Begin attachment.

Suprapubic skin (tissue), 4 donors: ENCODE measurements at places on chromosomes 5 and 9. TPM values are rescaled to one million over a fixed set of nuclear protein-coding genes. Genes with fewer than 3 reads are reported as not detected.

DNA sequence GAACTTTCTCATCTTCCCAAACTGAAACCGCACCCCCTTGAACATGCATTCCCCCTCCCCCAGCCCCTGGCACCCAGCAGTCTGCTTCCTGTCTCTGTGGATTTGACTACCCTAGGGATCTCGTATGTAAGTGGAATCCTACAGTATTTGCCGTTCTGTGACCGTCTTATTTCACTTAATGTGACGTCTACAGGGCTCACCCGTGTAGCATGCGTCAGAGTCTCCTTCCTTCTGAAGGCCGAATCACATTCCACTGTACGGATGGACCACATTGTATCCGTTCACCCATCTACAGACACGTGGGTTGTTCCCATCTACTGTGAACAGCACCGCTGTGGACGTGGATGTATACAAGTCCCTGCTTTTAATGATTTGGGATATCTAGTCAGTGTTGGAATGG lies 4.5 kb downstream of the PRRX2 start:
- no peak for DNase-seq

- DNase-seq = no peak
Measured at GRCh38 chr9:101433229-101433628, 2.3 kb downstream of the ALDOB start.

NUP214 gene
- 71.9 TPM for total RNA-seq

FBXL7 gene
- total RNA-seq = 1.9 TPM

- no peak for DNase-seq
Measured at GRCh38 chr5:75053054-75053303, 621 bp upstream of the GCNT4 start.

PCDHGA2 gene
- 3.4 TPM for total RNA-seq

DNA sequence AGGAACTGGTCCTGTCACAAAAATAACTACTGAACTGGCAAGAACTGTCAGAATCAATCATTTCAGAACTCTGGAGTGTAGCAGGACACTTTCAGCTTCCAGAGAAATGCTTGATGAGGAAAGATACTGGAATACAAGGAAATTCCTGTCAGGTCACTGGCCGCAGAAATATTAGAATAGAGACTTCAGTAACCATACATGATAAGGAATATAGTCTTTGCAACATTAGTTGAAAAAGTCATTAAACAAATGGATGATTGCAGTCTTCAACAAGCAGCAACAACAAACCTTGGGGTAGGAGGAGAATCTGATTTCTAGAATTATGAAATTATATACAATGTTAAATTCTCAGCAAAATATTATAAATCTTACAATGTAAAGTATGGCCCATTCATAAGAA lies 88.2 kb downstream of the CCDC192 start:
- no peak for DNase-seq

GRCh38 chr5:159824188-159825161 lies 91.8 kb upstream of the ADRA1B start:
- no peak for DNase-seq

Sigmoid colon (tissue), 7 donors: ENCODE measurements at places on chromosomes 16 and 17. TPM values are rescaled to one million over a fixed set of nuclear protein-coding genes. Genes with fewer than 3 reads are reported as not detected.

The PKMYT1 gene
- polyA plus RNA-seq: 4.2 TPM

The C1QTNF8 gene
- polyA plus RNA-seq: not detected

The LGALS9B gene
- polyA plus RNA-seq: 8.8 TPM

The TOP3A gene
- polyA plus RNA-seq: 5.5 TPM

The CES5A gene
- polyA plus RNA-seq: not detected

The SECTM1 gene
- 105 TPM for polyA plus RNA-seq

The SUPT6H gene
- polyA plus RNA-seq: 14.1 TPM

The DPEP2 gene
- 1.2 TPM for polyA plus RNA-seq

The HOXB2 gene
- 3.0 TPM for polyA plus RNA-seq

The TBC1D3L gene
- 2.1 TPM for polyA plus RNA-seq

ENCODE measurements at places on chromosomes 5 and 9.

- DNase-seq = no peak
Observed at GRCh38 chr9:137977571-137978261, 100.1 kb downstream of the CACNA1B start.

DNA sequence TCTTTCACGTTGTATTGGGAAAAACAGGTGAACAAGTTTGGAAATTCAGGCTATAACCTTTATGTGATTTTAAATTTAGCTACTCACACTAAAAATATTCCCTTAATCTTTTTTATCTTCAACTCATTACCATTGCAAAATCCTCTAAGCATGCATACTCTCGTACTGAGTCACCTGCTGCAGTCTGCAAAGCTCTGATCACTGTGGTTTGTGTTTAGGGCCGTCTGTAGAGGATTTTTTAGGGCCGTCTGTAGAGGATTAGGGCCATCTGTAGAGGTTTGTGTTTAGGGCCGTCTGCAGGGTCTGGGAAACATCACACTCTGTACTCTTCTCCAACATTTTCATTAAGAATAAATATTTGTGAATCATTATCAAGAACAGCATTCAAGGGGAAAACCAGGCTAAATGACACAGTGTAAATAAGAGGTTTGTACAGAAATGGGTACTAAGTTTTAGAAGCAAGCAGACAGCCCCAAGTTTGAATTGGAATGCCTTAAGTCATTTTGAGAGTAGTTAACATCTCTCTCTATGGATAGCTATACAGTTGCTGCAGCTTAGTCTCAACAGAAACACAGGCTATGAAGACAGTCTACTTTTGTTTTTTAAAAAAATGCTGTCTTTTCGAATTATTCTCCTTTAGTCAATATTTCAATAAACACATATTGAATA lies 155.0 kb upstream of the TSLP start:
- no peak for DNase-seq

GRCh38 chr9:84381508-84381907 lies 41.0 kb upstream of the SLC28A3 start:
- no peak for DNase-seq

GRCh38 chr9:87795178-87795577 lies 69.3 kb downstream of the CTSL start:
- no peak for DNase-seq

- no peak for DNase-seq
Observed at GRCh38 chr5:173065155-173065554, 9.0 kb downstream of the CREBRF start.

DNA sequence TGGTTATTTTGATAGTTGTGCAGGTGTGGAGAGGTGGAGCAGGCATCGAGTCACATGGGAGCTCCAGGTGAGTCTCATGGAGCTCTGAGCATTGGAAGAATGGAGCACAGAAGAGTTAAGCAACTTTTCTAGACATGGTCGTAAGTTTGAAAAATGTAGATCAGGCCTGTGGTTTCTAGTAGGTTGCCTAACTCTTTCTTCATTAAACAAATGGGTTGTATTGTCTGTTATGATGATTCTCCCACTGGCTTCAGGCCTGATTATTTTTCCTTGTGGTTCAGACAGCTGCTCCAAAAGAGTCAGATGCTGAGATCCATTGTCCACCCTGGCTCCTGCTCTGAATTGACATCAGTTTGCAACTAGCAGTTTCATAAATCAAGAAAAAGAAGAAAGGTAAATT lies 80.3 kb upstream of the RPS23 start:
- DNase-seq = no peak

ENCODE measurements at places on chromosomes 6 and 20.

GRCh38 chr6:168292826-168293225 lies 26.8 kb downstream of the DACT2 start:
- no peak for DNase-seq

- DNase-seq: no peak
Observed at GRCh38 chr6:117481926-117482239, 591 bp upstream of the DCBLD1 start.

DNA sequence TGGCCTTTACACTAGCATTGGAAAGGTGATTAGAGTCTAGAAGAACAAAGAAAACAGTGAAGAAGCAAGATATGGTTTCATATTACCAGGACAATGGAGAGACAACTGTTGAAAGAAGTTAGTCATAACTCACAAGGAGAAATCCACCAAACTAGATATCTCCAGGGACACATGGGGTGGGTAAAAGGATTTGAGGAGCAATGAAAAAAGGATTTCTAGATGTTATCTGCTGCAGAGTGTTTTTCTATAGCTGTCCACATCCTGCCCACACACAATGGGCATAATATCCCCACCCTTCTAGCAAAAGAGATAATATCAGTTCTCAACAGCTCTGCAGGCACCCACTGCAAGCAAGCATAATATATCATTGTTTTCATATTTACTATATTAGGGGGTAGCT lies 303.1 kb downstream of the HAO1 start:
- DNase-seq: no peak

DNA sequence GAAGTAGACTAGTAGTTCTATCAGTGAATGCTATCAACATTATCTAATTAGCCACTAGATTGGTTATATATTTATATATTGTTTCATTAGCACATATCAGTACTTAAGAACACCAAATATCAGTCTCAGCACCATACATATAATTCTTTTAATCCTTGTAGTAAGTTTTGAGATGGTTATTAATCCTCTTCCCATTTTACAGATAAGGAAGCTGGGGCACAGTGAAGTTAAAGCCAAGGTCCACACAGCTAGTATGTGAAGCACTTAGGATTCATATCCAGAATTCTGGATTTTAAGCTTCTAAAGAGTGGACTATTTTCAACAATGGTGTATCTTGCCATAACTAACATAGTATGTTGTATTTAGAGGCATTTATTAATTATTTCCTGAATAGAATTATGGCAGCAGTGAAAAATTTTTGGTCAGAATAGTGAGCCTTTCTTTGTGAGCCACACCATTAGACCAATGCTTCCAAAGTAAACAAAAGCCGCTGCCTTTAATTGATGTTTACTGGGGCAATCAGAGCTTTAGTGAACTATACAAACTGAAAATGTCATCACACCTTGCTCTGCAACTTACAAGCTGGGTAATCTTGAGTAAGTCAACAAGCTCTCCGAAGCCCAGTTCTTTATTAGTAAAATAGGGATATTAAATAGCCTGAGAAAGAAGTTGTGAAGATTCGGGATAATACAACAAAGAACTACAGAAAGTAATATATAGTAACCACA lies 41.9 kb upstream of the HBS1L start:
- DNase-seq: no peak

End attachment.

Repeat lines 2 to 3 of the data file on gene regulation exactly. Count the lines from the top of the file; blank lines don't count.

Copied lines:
DNA sequence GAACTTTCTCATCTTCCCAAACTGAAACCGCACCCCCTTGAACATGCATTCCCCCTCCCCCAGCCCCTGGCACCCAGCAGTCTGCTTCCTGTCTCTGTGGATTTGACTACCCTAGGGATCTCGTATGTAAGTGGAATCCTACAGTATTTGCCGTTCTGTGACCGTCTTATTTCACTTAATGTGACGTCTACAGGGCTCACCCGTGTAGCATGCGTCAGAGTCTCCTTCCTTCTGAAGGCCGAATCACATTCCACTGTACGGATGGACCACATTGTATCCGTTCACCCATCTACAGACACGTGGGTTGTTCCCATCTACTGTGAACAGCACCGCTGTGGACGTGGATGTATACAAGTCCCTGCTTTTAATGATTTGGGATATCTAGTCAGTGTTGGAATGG lies 4.5 kb downstream of the PRRX2 start:
- no peak for DNase-seq